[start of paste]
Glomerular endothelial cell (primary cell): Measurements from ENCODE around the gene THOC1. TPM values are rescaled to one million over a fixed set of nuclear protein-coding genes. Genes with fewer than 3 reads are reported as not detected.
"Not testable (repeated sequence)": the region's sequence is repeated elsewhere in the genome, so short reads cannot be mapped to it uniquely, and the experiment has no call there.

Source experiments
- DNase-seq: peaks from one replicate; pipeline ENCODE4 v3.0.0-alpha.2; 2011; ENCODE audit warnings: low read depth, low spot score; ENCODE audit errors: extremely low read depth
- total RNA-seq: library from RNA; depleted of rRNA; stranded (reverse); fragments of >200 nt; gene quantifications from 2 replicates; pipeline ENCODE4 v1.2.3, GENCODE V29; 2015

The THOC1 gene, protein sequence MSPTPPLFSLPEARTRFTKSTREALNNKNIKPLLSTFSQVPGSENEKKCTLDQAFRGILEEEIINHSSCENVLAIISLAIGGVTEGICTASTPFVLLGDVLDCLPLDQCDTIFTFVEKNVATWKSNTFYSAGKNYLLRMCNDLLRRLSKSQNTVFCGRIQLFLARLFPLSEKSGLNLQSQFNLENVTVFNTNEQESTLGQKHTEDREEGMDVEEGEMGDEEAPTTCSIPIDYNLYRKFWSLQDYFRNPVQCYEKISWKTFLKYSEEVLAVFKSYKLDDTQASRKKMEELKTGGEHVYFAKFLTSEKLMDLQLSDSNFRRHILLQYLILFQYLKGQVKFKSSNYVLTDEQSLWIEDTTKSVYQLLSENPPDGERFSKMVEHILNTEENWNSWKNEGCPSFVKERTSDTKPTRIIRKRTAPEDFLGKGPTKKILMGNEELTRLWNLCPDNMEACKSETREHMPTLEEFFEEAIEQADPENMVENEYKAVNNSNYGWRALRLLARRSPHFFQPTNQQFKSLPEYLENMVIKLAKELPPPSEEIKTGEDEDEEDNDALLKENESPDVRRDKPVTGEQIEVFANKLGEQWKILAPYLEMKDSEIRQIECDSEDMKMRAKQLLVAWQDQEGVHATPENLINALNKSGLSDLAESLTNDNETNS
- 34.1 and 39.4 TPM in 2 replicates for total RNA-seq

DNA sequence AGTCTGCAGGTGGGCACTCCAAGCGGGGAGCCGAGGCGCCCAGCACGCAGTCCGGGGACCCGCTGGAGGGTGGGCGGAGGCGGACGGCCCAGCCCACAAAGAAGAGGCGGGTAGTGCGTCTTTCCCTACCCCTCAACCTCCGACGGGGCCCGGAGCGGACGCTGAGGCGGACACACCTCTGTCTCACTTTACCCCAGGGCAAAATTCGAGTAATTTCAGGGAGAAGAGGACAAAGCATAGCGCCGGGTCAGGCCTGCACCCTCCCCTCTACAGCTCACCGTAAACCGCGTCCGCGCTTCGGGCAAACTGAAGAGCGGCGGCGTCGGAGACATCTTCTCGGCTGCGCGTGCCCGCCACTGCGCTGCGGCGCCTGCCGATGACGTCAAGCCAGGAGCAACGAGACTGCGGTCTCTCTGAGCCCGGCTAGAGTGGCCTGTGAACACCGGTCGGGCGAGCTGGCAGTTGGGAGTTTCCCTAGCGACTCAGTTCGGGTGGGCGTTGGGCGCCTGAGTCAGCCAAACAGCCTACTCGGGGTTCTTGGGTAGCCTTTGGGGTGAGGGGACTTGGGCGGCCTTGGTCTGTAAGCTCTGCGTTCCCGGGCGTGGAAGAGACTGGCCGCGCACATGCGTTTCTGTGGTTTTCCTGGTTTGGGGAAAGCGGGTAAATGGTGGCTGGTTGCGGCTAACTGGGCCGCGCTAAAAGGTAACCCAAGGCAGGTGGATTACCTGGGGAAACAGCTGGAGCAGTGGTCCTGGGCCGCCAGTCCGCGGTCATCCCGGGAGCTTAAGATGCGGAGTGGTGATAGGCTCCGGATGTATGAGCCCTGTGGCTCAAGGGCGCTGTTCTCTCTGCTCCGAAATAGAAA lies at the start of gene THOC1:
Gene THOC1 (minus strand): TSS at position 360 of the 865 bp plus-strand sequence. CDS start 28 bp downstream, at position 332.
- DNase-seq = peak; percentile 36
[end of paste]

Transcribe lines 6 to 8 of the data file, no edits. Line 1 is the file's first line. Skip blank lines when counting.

The THOC1 gene, protein sequence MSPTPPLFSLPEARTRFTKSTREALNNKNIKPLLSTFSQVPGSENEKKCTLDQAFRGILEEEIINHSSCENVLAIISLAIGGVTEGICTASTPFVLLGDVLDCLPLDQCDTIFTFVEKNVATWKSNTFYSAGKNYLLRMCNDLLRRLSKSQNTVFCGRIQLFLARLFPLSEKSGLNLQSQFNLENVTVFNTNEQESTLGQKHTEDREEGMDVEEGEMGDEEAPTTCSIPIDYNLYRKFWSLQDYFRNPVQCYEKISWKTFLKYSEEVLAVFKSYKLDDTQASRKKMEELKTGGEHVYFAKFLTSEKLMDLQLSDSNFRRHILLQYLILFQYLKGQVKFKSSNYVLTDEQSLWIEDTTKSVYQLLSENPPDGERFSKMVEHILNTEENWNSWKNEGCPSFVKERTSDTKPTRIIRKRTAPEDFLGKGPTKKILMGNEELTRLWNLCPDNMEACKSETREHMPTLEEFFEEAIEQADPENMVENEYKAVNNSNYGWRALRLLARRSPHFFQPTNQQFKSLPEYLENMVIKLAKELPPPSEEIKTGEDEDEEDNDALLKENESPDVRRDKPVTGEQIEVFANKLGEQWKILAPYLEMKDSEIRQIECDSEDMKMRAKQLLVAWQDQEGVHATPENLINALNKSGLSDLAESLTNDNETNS
- 34.1 and 39.4 TPM in 2 replicates for total RNA-seq

DNA sequence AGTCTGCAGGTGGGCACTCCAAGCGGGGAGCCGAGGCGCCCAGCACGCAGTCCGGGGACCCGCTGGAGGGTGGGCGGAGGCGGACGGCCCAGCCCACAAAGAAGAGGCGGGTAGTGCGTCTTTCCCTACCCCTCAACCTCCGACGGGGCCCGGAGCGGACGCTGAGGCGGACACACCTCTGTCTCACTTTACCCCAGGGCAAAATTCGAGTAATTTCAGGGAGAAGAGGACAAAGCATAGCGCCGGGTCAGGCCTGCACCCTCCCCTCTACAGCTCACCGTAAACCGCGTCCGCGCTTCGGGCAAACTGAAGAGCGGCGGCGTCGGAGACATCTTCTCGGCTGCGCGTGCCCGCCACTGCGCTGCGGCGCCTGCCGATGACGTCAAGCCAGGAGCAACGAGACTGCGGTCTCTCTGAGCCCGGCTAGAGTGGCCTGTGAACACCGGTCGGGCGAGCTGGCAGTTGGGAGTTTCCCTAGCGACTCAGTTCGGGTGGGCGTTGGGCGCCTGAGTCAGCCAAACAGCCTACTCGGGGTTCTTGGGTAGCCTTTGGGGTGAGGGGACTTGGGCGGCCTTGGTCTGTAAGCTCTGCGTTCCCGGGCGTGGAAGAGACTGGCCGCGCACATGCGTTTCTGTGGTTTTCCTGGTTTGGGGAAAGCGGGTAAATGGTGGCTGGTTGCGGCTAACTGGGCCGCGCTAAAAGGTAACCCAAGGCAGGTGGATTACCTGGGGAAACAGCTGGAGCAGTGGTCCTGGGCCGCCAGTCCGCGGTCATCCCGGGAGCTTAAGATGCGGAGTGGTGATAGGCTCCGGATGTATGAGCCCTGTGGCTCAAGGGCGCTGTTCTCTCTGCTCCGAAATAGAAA lies at the start of gene THOC1: